California AG’s wife leads in race for his old Assembly seat

OAKLAND, Calif. (AP) — The wife of California Attorney General Rob Bonta was leading in early returns Tuesday night as she sought his old San Francisco Bay Area legislative seat in a special election against a fellow Democrat.

After polls closed, Mia Bonta had just over 55% of the vote, compared to about 45% for her opponent, Janani Ramachandran, with about 46,000 votes counted.

Mia Bonta is backed by a powerful coalition of political, business and union leaders that Ramachandran says makes her beholden to special interests.

Bonta had 38% of the vote in the June primary, well short of the majority she needed to win outright and avoid a runoff with Ramachandran, who finished second with 25%. Under California’s election system the top two vote-getters move on the general election regardless of their party affiliation.

Two-thirds of voters in the 18th Assembly District are registered Democrats. Rob Bonta won with 87% support in each of his last four elections. He left the Legislature in April after Gov. Gavin Newsom appointed him to fill the state’s top law enforcement post.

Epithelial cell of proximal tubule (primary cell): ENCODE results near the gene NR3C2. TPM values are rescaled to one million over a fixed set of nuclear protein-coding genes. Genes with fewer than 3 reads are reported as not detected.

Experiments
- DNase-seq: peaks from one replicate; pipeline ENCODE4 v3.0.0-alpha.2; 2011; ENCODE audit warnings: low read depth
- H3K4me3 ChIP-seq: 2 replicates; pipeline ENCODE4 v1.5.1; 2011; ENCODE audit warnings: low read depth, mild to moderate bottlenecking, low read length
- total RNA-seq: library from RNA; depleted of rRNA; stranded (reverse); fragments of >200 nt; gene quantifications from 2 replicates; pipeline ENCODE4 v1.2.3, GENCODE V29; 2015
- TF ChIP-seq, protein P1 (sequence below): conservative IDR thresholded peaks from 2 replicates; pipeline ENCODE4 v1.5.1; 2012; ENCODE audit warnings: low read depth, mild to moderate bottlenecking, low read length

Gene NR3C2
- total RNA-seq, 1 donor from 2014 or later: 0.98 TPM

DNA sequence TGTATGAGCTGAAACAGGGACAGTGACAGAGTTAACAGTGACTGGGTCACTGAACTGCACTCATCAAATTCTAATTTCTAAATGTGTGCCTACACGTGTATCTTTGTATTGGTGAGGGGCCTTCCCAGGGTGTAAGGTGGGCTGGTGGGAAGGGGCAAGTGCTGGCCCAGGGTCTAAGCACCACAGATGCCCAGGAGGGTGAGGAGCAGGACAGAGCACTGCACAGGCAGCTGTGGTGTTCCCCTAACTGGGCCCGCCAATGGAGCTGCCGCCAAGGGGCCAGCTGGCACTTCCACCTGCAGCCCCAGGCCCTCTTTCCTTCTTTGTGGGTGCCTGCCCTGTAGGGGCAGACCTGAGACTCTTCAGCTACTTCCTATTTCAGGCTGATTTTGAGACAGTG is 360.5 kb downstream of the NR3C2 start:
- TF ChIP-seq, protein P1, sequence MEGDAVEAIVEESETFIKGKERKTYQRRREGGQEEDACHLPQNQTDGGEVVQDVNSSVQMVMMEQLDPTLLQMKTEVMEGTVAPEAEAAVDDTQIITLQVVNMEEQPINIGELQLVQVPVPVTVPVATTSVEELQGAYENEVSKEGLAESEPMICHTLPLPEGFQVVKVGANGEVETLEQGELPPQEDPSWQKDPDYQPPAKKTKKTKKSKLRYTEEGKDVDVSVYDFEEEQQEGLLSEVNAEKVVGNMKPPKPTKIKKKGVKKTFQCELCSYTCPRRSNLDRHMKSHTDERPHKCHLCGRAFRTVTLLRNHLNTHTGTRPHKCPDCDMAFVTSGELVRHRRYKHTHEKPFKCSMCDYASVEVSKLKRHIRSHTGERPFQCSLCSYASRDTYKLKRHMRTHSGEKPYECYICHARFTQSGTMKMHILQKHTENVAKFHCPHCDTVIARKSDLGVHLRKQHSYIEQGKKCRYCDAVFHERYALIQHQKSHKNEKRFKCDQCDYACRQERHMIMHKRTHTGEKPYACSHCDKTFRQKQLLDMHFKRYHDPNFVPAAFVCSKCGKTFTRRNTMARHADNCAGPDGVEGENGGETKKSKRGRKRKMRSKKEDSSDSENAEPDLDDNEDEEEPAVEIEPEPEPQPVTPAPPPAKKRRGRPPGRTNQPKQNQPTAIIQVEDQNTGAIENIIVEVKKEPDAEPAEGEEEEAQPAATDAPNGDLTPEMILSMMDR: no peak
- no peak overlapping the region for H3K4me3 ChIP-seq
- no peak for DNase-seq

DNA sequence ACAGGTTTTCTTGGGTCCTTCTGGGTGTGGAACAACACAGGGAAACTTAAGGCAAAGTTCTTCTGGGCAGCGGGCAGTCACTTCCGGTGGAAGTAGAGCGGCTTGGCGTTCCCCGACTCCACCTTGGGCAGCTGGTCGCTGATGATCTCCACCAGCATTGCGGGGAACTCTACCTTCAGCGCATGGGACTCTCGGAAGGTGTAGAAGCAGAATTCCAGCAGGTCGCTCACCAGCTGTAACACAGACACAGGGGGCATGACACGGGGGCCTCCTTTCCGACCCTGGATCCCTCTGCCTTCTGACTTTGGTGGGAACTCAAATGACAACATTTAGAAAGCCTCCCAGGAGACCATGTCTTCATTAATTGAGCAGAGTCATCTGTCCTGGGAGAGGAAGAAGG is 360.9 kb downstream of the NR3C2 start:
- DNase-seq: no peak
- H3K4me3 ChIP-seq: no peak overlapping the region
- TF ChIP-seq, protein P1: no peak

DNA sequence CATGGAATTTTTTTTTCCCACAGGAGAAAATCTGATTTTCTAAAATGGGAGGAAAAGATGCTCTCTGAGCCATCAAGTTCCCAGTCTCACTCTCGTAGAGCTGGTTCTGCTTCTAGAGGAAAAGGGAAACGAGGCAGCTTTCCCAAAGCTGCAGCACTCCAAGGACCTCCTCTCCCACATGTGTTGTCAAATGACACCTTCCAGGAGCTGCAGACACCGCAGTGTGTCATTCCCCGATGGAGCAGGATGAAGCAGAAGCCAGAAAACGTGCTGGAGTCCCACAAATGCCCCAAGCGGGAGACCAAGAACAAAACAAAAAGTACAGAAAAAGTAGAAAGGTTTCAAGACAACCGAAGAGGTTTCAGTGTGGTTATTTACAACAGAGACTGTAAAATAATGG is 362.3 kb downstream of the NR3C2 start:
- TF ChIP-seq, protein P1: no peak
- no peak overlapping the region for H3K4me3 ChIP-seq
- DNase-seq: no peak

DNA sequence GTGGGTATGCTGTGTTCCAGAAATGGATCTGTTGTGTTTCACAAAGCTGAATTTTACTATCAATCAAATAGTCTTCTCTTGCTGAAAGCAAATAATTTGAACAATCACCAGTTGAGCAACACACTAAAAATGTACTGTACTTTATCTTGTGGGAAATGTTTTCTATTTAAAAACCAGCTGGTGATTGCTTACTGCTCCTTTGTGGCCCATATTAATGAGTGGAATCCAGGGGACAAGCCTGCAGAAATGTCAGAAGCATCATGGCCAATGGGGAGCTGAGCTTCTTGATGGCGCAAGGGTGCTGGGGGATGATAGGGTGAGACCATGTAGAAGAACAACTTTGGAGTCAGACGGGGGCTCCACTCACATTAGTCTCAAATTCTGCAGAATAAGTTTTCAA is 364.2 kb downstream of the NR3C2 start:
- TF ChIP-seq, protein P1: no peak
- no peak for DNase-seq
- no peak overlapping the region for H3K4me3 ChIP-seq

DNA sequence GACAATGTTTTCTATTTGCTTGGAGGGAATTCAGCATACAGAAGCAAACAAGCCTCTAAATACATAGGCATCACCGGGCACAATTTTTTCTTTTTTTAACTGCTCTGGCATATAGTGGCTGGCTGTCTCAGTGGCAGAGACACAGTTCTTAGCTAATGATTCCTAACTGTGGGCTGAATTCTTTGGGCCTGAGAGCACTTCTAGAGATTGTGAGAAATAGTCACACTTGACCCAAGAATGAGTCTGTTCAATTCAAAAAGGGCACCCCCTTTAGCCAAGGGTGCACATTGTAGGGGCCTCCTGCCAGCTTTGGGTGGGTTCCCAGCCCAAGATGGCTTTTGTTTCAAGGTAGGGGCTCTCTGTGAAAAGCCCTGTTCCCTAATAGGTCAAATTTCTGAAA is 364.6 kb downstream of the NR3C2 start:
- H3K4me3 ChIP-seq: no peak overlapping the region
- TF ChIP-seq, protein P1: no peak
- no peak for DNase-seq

Mia Bonta is president of the Alameda School Board and chief executive of Oakland Promise, a college and career preparation program in the city’s public schools. She raised nearly three times as much as her opponent and benefited from four independent expenditure committees that spent nearly $1 million on her behalf.

Bonta has endorsements from the state Democratic Party, U.S. Sen. Alex Padilla, U.S. Rep. Barbara Lee of Oakland and the state treasurer, schools superintendent and secretary of state. Bonta, 49, is also backed by the Legislature’s Latino and Black caucuses.

“I’ve dedicated my life to fighting for progressive change,” Bonta said in a campaign ad. “From anti-poverty activist to education nonprofit leader, I’ll keep leading on investing in public schools, bold climate action, and criminal justice reform.”

Ramachandran, 29, is a social justice attorney, previously served on the Oakland Public Ethics Commission and currently serves on the California Commission on Asian and Pacific Islander American Affairs. She is backed by the Legislature’s Asian and Pacific Islander and LGBTQ caucuses and U.S. Rep. Ro Khanna.

Ramachandran says Bonta isn’t progressive enough for the 18th District that includes a large swath of Oakland.

“My opponent may have the corporations on her side – but what we have is much more powerful: the power of the people,” Ramachandran said in backing “a true living wage, Medicare for All, a Green New Deal, rooting racism out of our criminal-legal systems, and ending inhumane evictions.”

The results of Tuesday’s special election will be certified by Sept. 10.